Topic: Noun

Nouns are a very important word class, and are often (but not always) words for people, places and things. They can be marked as plural or possessive.

Y6 GPaS Test: Noun or pronoun?

Work out whether the highlighted word is a noun or a pronoun

In each of the following examples, indicate whether the highlighted word is a noun or a pronoun:

Y6 GPaS Test: Noun or verb?

In each of the following examples, indicate whether the highlighted word is a noun or a verb:


In terms of meaning, nouns are sometimes described as ‘naming words’ – words for people, animals and things. The noun class does include many words of this kind: brother, baby, rabbit, horse, handbag, chair. These all refer to physical beings or objects – they are concrete nouns. But there are also many abstract nouns – nouns with abstract (non-material) meanings, like pleasure, sight, kindness.

Nouns: Concrete and abstract

Strictly speaking, the distinction between concrete noun and abstract noun is not really a matter of grammar, but of semantics. In other words, the decision to label a noun as concrete or abstract is more to do with the word’s meaning than its grammatical form or function.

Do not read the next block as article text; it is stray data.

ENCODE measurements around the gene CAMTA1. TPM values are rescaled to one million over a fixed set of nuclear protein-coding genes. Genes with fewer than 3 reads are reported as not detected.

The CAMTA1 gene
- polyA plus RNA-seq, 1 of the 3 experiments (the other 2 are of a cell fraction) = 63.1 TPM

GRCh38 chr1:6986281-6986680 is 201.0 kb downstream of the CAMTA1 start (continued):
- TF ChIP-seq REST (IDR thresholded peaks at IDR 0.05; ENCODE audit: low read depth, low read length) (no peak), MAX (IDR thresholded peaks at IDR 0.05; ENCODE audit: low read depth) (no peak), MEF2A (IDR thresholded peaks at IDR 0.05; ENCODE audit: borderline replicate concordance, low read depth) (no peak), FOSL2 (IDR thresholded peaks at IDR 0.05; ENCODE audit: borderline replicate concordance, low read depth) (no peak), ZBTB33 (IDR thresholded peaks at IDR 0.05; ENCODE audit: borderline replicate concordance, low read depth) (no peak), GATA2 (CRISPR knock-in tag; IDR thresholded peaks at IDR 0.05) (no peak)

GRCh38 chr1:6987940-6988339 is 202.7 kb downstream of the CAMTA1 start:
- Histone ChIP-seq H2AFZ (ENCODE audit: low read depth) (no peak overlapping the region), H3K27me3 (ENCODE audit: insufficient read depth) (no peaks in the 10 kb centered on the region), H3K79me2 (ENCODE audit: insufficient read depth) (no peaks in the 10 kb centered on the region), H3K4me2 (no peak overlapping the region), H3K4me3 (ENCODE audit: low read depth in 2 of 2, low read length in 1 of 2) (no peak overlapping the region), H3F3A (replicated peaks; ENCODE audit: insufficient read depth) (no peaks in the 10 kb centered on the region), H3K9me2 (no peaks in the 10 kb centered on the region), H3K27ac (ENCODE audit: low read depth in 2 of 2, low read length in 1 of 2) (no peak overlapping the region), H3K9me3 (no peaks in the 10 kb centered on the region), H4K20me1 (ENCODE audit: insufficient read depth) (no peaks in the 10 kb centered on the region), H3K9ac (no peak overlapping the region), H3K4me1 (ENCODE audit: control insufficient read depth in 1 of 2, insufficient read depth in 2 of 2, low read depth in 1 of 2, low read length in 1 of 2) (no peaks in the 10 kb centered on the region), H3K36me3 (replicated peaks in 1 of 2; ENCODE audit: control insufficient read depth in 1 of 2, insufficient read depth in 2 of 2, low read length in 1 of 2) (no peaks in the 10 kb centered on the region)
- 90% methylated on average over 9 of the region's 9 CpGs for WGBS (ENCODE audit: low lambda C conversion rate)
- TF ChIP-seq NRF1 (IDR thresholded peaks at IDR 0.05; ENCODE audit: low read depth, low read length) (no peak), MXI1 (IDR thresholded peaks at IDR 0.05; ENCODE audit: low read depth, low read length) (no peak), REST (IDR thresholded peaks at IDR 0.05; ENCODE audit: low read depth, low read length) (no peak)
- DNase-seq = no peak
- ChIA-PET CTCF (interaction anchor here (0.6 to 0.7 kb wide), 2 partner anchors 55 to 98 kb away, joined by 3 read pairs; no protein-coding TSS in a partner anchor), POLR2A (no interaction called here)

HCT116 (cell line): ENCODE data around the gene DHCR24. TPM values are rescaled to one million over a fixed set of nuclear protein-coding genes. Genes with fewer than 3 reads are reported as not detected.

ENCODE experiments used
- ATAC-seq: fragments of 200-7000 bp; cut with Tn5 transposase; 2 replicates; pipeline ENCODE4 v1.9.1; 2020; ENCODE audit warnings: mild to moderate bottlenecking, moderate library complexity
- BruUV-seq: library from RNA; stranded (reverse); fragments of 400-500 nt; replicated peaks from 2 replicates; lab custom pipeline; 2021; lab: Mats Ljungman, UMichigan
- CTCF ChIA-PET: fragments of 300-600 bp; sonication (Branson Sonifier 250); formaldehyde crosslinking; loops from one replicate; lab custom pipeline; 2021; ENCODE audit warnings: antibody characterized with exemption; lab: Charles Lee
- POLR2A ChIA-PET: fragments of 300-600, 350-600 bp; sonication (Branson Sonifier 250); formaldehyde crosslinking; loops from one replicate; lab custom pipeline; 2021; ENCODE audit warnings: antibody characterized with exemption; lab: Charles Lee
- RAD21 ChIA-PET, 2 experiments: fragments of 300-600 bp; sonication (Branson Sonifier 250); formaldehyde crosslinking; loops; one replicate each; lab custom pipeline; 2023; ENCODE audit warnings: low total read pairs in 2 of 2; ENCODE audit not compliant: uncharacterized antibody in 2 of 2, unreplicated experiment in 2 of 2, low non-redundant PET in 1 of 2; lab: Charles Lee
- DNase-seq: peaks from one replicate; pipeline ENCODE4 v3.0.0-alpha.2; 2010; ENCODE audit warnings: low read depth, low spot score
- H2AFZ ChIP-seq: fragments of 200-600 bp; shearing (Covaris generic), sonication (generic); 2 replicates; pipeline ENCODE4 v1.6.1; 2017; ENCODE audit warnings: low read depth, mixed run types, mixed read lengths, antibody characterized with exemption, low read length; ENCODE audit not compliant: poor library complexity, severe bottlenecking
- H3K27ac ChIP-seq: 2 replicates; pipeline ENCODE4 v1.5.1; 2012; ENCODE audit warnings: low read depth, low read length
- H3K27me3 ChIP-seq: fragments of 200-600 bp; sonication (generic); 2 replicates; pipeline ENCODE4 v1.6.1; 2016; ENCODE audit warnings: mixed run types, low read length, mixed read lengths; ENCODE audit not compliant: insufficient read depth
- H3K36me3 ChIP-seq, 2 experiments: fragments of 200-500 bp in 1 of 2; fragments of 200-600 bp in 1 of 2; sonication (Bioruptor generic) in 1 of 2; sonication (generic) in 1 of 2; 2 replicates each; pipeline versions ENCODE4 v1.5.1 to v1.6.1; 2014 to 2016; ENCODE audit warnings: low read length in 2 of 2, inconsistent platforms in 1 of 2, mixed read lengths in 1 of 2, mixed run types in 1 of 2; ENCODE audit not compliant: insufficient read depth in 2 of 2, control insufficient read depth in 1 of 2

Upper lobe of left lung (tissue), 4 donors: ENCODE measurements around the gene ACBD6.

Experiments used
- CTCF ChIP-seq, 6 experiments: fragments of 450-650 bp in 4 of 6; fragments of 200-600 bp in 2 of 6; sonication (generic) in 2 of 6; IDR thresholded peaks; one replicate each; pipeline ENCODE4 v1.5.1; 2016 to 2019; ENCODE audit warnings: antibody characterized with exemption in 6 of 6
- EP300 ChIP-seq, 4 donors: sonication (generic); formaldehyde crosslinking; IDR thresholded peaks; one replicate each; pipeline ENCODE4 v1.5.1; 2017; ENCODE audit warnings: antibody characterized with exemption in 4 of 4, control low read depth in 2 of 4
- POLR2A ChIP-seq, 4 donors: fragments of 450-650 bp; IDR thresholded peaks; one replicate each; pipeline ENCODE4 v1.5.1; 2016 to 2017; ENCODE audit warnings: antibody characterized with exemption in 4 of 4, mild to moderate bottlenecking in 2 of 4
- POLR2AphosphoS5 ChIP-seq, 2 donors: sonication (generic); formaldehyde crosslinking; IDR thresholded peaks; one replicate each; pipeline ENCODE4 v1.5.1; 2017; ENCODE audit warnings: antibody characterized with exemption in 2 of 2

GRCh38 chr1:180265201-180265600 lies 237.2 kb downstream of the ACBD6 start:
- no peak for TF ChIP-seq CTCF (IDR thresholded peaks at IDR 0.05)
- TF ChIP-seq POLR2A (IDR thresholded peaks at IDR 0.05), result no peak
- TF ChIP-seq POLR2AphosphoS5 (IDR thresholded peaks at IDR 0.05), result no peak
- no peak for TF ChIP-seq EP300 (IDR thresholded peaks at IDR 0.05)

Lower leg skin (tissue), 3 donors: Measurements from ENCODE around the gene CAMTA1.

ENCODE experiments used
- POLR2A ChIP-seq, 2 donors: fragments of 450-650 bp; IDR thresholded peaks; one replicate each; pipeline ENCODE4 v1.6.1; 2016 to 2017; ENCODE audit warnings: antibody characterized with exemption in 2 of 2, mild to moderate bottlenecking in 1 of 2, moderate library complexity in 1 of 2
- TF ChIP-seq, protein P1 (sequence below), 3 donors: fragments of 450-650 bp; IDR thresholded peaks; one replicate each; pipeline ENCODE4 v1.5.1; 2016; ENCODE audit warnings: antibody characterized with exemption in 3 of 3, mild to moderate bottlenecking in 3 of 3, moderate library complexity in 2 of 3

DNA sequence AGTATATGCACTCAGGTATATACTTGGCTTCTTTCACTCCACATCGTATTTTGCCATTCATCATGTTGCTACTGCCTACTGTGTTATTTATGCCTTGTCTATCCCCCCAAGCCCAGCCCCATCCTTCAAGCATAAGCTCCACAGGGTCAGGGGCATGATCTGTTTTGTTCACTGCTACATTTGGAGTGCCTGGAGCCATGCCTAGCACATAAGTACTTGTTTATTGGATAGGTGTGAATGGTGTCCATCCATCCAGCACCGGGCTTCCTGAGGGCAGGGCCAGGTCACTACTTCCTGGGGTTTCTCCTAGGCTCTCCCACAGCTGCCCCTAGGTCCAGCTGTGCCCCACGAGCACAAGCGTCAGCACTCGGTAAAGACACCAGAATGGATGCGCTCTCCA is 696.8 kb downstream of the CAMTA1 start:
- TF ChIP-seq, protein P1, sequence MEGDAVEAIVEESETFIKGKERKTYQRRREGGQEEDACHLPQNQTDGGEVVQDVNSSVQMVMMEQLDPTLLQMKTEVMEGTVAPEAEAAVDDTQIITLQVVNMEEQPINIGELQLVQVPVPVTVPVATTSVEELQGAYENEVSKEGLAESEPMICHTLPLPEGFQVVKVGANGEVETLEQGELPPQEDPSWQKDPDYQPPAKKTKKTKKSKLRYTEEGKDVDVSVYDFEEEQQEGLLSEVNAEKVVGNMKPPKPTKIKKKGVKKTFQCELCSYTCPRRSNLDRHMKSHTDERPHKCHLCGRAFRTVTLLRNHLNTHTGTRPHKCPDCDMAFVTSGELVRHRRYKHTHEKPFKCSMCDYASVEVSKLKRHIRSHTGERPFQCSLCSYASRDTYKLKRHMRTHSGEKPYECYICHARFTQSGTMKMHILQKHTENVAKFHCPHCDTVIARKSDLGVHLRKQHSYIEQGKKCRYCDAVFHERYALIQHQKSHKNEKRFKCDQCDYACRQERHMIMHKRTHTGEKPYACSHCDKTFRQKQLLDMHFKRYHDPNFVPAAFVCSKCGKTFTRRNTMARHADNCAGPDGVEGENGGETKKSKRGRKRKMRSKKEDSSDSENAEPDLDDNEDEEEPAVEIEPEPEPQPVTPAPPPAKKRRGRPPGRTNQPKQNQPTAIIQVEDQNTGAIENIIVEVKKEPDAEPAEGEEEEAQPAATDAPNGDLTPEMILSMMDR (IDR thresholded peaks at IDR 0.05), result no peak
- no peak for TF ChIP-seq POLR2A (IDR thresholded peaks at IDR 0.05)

There is very little, if any, grammatical difference between the ways in which abstract and concrete nouns operate.

Nouns: Count and non-count

Common nouns are either count or non-count. Count nouns can be ‘counted’, as follows:

one pen, two pens, three pens, four pens...

Non-count nouns, on the other hand, cannot be counted in this way:

*one software, *two softwares, *three softwares, *four softwares...

Nouns, adjectives and determiners

This short film introduces some basic ideas of grammar that everyone should know.

In this film Professor Bas Aarts introduces three basic categories: nouns, adjectives and determiners.


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